Looking At The Sun

dog photography, dogs, Healthy Living, Photographer
Charlie Brown on a recent woods walk.

How have you been? I hope that you are healthy. I’m sorry that I haven’t written in a while. We’re all fine, but for many months now, I’ve felt that I had nothing new to say. 

The calendar dates changed, my hair grew long, and we’ve aged a little. I was taking the same photos of the dogs on the couch and the cat at the window, so I put my camera down, even though I bought a fancy new one. I stopped researching dog-friendly hotels along road trip routes. The subzero cold weather during January froze out not only our outdoor activities but also zapped my creativity. I’ve felt like I’ve been living a never-ending loop of Groundhog Day.

This morning it was finally warm enough to take our full morning walk, and I realized that I no longer needed to bring a flashlight. The sun was just beginning to rise, turning the sky a vibrant pink. Last weekend, I picked up a camera, and finished a roll of film. I started the roll so long ago that I’ll be completely surprised when I receive my negatives. Pushing the shutter felt good. I’m crawling out of my hole, but I’m looking up at the sun so I don’t see my shadow.

A couple of days ago, I entered a few of my dog images to a juried show. Maybe they’ll pick me; maybe they won’t. I noted the irony of having someone choosing a photo of one of my rescue pups, dogs that I had once picked – or rather were matched with me– by the rescue organization. Dogs that the rescue organization had picked.

Anyway, part of the art show application process is always the inclusion of “The Artist’s Statement.” This short piece of writing isn’t supposed to be a biography but rather the artist’s thoughts or mindset concerning the piece. I stared at the entry form on the screen, my mind as blank as the form. A quick Google query on famous artist statements yielded interesting results, but my form was still unfilled. (See: https://proactivecreative.com/powerful-artist-statement-examples/)

What was I thinking when I plopped a purple wig on Linus before I snapped his photo?

“Peace, Out”: Linus, shot on medium format film in our backyard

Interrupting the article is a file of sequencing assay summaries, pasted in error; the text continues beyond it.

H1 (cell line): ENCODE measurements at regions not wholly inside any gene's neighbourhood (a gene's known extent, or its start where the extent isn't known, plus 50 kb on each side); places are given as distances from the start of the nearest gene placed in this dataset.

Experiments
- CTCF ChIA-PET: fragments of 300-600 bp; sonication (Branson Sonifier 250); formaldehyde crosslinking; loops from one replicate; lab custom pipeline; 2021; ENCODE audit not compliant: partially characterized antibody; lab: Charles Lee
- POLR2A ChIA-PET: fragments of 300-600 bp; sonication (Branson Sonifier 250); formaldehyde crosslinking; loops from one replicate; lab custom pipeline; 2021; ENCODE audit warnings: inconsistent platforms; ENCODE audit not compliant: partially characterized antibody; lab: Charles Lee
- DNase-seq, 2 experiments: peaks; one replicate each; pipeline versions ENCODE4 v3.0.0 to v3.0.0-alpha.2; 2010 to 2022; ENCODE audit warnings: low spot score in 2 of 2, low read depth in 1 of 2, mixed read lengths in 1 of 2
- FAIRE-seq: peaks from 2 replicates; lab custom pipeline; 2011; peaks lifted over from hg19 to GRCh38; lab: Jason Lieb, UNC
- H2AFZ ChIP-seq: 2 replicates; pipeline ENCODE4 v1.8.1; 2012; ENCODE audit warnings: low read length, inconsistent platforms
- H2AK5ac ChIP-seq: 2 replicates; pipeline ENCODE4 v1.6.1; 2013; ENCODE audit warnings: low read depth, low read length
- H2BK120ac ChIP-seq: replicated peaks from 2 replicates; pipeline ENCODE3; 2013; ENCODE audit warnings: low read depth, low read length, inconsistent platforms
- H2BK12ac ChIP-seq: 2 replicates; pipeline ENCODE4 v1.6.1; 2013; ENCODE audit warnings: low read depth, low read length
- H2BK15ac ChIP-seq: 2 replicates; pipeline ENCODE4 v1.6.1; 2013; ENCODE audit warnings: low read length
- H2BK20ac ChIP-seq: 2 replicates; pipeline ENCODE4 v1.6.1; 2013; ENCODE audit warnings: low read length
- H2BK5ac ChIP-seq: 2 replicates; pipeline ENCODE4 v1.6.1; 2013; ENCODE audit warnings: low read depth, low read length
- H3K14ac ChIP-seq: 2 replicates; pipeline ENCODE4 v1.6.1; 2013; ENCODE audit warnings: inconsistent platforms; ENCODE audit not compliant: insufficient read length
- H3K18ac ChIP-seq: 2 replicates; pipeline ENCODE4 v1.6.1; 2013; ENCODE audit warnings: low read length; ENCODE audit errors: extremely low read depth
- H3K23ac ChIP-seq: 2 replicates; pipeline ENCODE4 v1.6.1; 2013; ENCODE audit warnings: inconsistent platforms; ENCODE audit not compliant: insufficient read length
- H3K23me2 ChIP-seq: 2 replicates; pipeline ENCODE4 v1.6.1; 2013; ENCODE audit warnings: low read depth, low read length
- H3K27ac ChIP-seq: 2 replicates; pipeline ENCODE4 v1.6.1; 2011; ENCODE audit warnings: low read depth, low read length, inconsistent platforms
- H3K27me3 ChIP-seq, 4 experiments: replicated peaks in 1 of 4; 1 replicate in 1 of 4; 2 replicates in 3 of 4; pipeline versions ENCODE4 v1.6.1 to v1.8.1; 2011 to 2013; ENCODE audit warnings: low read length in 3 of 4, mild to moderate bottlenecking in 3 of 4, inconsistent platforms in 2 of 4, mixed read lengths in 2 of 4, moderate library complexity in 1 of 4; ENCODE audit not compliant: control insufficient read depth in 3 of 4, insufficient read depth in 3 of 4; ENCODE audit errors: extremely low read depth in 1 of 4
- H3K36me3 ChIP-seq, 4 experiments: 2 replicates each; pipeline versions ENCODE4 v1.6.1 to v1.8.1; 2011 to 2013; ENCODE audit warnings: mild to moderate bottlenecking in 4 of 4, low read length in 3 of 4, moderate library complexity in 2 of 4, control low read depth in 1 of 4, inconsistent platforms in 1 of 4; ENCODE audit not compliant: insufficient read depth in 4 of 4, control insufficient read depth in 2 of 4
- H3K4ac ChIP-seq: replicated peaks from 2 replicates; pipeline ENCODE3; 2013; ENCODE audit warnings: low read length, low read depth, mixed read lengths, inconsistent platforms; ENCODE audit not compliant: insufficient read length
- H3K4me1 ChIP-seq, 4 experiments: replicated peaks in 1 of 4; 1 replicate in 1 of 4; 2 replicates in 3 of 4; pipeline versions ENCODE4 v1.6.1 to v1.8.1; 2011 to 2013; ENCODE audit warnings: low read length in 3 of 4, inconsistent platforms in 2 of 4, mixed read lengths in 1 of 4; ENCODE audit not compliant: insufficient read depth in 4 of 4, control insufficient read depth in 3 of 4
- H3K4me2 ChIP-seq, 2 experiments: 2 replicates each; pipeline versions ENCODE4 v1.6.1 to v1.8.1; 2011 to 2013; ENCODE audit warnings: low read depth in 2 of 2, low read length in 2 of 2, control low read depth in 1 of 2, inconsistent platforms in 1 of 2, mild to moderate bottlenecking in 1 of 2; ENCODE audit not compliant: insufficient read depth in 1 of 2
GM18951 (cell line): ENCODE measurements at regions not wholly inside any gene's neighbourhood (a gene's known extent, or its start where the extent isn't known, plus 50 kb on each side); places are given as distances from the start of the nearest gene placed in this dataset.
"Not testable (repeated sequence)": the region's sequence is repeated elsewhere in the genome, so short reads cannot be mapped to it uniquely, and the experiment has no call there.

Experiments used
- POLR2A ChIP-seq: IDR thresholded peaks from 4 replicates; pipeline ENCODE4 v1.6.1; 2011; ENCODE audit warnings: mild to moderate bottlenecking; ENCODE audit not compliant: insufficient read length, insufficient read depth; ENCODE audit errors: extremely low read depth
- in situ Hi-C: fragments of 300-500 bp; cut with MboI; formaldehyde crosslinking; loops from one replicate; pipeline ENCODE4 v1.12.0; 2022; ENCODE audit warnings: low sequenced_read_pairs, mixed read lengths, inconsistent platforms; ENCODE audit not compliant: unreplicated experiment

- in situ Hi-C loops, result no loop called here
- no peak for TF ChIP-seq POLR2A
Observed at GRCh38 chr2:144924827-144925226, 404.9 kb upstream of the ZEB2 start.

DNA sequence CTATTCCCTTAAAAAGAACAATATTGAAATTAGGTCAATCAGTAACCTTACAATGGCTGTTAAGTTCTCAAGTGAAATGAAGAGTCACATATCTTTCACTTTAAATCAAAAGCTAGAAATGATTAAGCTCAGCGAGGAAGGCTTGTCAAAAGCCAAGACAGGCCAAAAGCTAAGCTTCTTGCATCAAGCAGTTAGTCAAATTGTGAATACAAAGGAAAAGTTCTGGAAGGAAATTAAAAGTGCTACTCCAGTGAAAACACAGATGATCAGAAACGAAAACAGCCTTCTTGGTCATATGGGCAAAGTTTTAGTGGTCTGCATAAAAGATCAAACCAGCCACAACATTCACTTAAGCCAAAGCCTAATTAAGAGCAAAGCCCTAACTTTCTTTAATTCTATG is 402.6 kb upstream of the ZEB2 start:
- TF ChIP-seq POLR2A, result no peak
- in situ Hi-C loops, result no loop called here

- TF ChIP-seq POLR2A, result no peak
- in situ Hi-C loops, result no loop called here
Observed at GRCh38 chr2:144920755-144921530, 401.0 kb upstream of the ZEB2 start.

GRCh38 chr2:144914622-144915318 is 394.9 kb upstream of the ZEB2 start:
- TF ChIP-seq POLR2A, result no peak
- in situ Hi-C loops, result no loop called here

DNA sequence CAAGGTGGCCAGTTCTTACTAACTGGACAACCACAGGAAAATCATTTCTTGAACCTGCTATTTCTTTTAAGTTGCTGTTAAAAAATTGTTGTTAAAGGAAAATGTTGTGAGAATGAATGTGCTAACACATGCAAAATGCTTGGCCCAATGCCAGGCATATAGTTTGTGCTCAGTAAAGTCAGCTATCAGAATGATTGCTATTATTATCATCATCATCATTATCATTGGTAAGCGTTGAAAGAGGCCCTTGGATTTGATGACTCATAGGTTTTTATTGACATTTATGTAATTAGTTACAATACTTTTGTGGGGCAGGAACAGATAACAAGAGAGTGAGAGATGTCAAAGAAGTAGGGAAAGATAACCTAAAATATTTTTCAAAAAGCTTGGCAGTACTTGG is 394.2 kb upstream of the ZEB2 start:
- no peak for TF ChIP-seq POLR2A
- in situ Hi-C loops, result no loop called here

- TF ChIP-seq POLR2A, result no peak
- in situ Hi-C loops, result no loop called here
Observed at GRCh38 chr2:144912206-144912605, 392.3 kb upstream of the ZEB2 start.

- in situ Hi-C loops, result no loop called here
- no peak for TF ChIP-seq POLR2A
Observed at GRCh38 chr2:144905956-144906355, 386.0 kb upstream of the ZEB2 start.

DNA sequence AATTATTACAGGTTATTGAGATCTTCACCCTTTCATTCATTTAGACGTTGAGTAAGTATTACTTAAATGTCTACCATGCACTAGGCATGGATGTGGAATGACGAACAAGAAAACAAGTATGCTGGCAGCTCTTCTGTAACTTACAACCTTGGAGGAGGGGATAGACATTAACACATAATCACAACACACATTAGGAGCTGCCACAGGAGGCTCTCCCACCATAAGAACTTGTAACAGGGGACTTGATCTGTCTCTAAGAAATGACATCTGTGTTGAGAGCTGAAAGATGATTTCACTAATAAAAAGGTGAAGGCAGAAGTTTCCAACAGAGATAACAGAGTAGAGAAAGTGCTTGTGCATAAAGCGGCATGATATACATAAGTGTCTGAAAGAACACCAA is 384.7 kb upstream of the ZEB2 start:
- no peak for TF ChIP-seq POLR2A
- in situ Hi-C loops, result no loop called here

Introspection ensued. At the time I took the photos, I had been spending most of my waking hours in zoom meetings. The outside world was turning golden and warm in late summer, with puffy clouds and bird songs. Inside, I was on a small laptop, holed up in my dark home office, dressed in a blazer, blouse, and a pair of golf shorts, staring at a screen of squares. I was simultaneously experiencing two versions of reality, but neither seemed real or normal.

As our dogs are a mirror of ourselves, Linus in the purple wig enjoying the breeze was my alter ego. He embodied where my head was. My hair had grown long again during the pandemic, but I wear it tied back at work. In one of the submitted photos, the purple hair is loose, with strands caught in the soft breeze. Linus’ eyes are nearly closed; his nose gently gathering the air’s scents. He looks serene.

In another photo I submitted, Linus is lying in the grass, again with the purple wig, and wearing an old pair of my sunglasses. He is looking straight at the camera. On social media, I captioned the photo “My new zoom look.”

“Groovy, Man”: Another shot of Linus, taken on medium format film

Through Linus, I could express my feelings in a way one can’t while dressed in a blazer. I was feeling confined, closed in my dark spare bedroom, captured in a small square on a small screen, and constrained by structured clothing. My hours working were often long and my schedule was unpredictable. I longed to be outside where I could relax and literally let my hair down. These photos were self-portraits of my thoughts. I wanted fresh air. I wanted serenity.

About my hair: During the pandemic, my blonde highlights grew out and my hair color is now a reddish light brown with occasional strands of silver. I don’t have plans to dye my hair purple, but maybe, once it becomes mostly grey, I might try sunrise pink.